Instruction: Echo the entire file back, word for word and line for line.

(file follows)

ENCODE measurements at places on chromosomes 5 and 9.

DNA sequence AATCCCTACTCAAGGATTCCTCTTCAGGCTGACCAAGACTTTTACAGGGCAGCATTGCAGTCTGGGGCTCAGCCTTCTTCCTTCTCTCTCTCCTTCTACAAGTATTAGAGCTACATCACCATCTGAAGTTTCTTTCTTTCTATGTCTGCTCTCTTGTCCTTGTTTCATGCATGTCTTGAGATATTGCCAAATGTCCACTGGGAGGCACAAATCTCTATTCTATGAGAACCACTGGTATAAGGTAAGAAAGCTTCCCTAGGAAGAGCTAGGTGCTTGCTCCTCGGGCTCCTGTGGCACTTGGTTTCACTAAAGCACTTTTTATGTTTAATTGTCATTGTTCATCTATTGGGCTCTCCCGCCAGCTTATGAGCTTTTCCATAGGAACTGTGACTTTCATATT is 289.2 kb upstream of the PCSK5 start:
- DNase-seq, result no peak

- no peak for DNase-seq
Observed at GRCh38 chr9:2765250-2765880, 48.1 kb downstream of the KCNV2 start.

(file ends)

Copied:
ENCODE measurements at places on chromosomes 5 and 9.

DNA sequence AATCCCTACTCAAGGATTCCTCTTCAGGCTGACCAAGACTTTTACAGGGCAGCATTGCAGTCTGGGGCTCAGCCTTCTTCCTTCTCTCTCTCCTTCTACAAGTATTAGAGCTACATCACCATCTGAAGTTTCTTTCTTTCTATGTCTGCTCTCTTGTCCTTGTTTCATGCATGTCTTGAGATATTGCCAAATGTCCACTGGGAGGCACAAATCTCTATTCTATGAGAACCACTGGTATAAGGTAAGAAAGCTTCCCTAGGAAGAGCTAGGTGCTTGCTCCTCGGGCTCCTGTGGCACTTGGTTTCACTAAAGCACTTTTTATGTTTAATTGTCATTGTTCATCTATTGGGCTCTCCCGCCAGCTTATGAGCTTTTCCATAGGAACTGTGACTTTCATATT is 289.2 kb upstream of the PCSK5 start:
- DNase-seq, result no peak

- no peak for DNase-seq
Observed at GRCh38 chr9:2765250-2765880, 48.1 kb downstream of the KCNV2 start.